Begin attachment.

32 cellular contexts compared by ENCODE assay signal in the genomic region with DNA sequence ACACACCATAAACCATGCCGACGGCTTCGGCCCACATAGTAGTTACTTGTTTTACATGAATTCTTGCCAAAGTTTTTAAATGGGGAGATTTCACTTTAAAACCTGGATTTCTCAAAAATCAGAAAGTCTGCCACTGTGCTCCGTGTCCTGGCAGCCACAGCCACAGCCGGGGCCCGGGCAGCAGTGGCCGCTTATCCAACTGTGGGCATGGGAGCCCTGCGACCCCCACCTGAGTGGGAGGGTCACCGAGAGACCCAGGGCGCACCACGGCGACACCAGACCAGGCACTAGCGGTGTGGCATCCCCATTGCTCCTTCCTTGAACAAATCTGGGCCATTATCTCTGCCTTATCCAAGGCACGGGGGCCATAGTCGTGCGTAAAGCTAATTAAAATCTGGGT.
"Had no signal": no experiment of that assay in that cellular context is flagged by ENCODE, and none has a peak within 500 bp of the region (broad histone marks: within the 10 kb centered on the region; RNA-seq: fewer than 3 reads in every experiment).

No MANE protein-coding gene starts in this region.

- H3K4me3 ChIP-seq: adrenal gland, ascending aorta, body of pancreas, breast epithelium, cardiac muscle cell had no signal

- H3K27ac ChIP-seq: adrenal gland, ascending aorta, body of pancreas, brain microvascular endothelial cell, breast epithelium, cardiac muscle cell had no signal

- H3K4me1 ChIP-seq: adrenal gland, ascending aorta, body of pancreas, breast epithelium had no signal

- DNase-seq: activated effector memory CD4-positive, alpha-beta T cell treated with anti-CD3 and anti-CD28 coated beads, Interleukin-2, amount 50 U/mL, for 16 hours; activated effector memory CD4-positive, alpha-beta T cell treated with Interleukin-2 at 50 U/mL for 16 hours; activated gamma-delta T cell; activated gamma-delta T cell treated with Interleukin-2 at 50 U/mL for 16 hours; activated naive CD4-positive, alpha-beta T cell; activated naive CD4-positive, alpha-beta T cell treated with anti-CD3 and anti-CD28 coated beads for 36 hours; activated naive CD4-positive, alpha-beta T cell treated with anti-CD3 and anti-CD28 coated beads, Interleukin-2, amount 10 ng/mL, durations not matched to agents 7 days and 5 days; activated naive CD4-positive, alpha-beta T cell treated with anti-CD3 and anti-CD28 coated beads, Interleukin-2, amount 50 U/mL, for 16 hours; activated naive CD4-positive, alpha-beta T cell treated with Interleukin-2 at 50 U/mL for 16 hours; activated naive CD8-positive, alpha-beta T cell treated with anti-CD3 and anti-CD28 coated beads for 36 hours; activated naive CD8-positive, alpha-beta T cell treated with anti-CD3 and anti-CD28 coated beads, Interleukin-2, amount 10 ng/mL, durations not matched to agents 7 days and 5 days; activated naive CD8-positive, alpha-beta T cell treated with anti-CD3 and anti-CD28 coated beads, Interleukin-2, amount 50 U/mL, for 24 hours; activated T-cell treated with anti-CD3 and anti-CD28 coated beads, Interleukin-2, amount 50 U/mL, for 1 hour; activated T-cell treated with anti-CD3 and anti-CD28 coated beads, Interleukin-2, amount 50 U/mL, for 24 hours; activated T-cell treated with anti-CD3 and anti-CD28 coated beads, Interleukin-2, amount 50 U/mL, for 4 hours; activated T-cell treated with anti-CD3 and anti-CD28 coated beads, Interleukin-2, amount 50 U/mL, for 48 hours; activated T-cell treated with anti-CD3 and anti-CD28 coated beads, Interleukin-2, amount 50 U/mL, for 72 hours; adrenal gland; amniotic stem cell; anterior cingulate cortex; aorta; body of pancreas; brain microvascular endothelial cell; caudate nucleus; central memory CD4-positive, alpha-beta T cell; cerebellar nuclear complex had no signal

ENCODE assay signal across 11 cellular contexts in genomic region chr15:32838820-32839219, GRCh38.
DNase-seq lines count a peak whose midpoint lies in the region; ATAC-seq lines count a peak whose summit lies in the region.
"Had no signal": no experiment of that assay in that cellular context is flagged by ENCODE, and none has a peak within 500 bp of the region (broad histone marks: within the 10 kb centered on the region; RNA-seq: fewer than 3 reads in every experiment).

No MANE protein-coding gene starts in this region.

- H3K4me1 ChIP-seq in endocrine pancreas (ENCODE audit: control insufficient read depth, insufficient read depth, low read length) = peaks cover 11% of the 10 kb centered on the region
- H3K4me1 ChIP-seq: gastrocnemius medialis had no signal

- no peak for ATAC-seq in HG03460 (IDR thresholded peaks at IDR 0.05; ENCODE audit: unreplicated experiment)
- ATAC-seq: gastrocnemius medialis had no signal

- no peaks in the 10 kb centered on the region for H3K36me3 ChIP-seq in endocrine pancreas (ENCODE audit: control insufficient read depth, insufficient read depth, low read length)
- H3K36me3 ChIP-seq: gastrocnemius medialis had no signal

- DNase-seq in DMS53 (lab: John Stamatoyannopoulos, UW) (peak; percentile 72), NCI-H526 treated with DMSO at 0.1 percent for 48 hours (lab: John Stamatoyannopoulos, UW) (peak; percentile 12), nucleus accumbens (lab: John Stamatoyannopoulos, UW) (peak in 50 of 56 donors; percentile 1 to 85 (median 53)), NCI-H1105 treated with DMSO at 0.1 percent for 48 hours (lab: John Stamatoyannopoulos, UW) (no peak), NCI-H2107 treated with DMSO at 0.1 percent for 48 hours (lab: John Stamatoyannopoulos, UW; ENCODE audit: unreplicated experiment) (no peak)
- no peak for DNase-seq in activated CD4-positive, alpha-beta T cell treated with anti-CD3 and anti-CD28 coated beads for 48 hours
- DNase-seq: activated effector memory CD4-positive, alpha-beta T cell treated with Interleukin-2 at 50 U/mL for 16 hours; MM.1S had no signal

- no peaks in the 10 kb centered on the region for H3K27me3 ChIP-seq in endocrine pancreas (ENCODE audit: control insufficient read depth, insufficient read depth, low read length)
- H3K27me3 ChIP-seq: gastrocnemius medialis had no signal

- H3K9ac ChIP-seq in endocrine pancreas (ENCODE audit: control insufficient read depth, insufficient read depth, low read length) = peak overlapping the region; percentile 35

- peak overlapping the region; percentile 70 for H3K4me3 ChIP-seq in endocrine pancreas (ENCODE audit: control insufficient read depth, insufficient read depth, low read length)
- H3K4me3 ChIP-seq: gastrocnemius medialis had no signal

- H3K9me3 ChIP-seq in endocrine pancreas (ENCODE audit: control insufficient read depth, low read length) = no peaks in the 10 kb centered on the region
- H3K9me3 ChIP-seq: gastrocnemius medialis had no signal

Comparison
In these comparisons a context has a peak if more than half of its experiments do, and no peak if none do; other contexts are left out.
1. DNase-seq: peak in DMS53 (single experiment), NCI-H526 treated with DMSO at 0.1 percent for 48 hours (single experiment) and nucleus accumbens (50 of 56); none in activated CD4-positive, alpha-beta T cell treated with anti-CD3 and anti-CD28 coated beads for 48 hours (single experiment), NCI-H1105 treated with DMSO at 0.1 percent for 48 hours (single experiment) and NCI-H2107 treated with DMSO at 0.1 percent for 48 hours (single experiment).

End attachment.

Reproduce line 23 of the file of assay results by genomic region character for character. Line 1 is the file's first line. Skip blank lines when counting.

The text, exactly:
- H3K9ac ChIP-seq in endocrine pancreas (ENCODE audit: control insufficient read depth, insufficient read depth, low read length) = peak overlapping the region; percentile 35